The Brewer Spectrophotometer is a scientific instrument which
measures Ultra Violet, or Visible, radiation in the solar spectrum.
By examining the differential absorption of select wavelengths in
the UVB portion of the spectrum, determinations of Total Column
Ozone and Total Column Sulpher Dioxide are inferred. In addition,
especially with the MKIII double monochromator instrument, accurate
spectral intensity profiles of UV radiation in the 286.5 nm to 363 nm
range are measured. The the MKIV instrument measures intensity of
radiation in the visible part of the spectrum (430-450nm) and uses
differential absorption in this region to infer Total Column Nitrogen
Brewer System Cabling
Brewer Optics Schematic Diagram
Brewer Mechanical Assembly (top view)
Internal Lamp Assemblies
A quartz-halogen lamp [HL 1] provides a well-regulated light source which is used
as a reference for sensitivity measurements. The lamp is powered by a constant
current source of nominal value 1.5 A, held to within 0.5% over a temperature range
of -20o to +40o C. The intensity of the radiation from the lamp under these
conditions is stable to within 5%. The filament of the lamp is placed at the focal
point of a double-convex lens [LE 1] so that the light from the lamp is directed along
the optical axis by the zenith prism.
Beneath the halogen lamp is a mercury discharge lamp [ML 1], which provides a
line source for wavelength calibration. Ultraviolet radiation from the mercury lamp
passes through the halogen lamp to the zenith prism. While the actual light
intensity of the lamp is not critical (a variation of 50% over the operational
temperature range is normal), it must remain stable to within 5% for short time
periods (10 minutes).
The automated system drives stepper motors which control three elements
in the foreoptics assembly - the Iris Diaphragm, Filterwheel #1, and
Filterwheel #2. The associated driving and sensing electronics are
integrated into the Main Electronics board. The Brewer software
automatically controls motors once the Configuration File has been
appropriately configured. Incoming light is directed through the
foreoptics by the director prism [ZP 1], which may be rotated to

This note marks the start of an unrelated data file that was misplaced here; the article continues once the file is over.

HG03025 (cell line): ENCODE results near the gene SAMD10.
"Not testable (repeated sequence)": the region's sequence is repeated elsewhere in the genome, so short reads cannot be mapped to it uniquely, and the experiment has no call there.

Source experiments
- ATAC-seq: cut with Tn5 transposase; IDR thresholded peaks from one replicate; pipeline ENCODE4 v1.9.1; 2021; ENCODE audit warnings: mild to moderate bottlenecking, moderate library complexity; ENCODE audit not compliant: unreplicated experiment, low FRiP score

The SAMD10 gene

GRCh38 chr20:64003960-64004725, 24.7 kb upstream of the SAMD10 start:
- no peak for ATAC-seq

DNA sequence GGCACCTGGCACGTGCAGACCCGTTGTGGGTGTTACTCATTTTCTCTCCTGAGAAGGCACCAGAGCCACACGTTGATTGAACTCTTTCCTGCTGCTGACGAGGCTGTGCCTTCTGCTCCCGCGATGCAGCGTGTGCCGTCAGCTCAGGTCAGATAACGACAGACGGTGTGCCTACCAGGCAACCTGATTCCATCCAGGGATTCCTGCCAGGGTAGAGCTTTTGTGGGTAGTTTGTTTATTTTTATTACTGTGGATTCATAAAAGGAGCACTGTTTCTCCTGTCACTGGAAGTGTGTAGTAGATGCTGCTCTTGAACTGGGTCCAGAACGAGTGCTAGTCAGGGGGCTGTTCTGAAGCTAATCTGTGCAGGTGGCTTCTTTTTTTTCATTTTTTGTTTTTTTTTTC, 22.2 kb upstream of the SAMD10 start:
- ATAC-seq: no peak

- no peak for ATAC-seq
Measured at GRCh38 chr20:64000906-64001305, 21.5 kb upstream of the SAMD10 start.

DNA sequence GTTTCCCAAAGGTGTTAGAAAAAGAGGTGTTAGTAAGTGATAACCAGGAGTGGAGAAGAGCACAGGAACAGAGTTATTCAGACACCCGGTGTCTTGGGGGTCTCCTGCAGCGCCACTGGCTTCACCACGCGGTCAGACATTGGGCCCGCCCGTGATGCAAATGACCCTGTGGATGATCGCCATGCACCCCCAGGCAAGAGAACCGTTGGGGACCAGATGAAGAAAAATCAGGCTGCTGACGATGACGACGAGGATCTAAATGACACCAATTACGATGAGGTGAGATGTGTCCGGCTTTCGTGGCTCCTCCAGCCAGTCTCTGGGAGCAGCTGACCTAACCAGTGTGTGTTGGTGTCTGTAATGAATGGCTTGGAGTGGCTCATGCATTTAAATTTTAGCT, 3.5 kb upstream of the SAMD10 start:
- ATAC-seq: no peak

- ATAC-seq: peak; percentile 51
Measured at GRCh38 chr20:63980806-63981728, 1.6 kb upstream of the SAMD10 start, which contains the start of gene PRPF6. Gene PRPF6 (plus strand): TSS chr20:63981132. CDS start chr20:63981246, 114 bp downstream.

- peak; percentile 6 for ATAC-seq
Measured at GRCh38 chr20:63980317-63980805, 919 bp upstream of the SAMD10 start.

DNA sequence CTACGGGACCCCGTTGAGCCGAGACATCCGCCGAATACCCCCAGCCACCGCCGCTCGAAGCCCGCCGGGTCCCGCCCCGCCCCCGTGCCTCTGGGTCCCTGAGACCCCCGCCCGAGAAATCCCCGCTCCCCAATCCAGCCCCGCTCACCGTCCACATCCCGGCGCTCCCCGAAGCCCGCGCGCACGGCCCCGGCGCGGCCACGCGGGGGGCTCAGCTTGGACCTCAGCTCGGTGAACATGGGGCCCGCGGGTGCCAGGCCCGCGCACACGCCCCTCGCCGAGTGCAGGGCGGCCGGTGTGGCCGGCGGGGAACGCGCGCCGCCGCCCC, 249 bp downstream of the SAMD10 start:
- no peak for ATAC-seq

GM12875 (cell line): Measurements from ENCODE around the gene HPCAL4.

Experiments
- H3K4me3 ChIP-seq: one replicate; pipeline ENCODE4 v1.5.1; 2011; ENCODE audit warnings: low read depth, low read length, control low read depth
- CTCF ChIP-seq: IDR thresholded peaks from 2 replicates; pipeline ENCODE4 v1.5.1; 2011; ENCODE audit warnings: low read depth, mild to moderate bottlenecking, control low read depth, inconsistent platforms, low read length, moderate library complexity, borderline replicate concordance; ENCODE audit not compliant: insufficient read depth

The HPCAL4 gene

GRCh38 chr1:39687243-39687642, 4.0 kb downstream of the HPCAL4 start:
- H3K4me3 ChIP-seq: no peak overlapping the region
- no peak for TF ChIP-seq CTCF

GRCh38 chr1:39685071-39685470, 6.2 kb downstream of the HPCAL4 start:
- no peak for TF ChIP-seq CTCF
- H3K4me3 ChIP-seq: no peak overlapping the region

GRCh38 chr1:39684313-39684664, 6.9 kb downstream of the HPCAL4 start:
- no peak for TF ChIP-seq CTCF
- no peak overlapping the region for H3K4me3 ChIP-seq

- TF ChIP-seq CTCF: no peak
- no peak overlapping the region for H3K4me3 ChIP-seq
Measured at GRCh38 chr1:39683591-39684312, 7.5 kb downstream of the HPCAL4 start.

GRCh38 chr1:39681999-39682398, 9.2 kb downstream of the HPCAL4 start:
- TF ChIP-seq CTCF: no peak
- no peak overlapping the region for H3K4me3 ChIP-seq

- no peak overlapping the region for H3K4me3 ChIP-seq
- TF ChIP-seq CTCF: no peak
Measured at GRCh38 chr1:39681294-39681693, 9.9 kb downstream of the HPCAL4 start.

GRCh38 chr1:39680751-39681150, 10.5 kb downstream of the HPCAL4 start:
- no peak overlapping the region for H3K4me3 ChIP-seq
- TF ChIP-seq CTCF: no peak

select light from either the zenith sky, the direct sun, or one of the
two calibration lamps. A mercury lamp provides a line source for
wavelength calibration of the spectrometer, while a quartz-halogen
lamp provides a well regulated light source so that the relative
spectral response of the spectrometer may be monitored. Elements
in the foreoptics provide adjustment for field-of-view, neutral-density
attenuation, ground-quartz diffusion, and selection of film polarizers.
Iris Diaphram Assembly
An iris diaphragm [IR 1] is mounted in the foreoptics at the ultraviolet
focus of a plano-convex lens [LE 2]. This lens focuses ultraviolet
objects at infinite distance onto the plane of the iris. A lever arm
which protrudes through the wall of the foreoptic tube controls the iris.
At one limit of the lever arm the iris aperture is 5mm ( iris closed),
while at the other limit the aperture is approximately 15mm (iris open).
The lever is actuated by the iris stepper motor. When the instrument is
aligned to view sunlight, an image of the sun is focused at the center
of the iris. With the iris closed, about three solar diameters of skylight
around the sun pass through the iris aperture into the spectrometer.
With the iris open, about 10O of skylight enters the spectrometer.
On the spectrometer side of the iris there is another plano-convex lens
[LE 3]. This lens is positioned such that its focal point is in the
plane of the iris. Light passing through the iris aperture is therefore
collimated along the optical axis. Lenses [LE 2, LE 3] in the
iris-diaphragm assembly are mounted with their plane side facing the iris.
Filterwheels [FW 1, FW 2] are mounted on bronze bearings in a
filter-wheel housing. Each wheel has six 25.4mm diameter holes spaced
at 60 degree intervals. Each hole can be selected to intersect the
optical axis by rotating its filterwheel. The filterwheels are rotated
by two microprocessor controlled motors. FW #1 contains one open hole
( #3 ), two film polarizers ( #0 and #5 ), a groundquartz disk ( #1 ),
an opaque blank ( #2 ) and a second ground quartz disk + a neutral
density filter ( #4 ). The ground-quartz disk is used as a diffuser
for directsun and lamp measurements. The opaque disk is used for dark
count tests. The film polarizer ( #0 ) is used for all zenith sky and
Umkehr measurements. This film polarizer is mounted such that its axis
is perpedicular to the entrance slit. The second film polarizer ( #5 )
is mounted such that its axis is parallel to the entrance slit.
It is presently used only for specialized research purposes.
The open position (#3) is used for moon and UV observations.
The second ground quartz / N.D. filter is used in the NO2 mode of operation.
FW #2 contains an open hole ( #0 ) and five neutral-density filters providing
ND=0.0, 0.5, 1.0, 1.5, 2.0 and 2.5 attenuation ( #0 through # 5 ). This filterwheel is
used to automatically adjust the light level entering the spectrometer.
[AP 1], an 11.18mm fixed aperture located on the spectrometer side of the
filterwheel housing limits the field-of-view of the spectrometer to f/6.
Both Filterwheels have black markings that are visible through the viewing
window. The number of markings indicate the position of the filter wheel (positions 0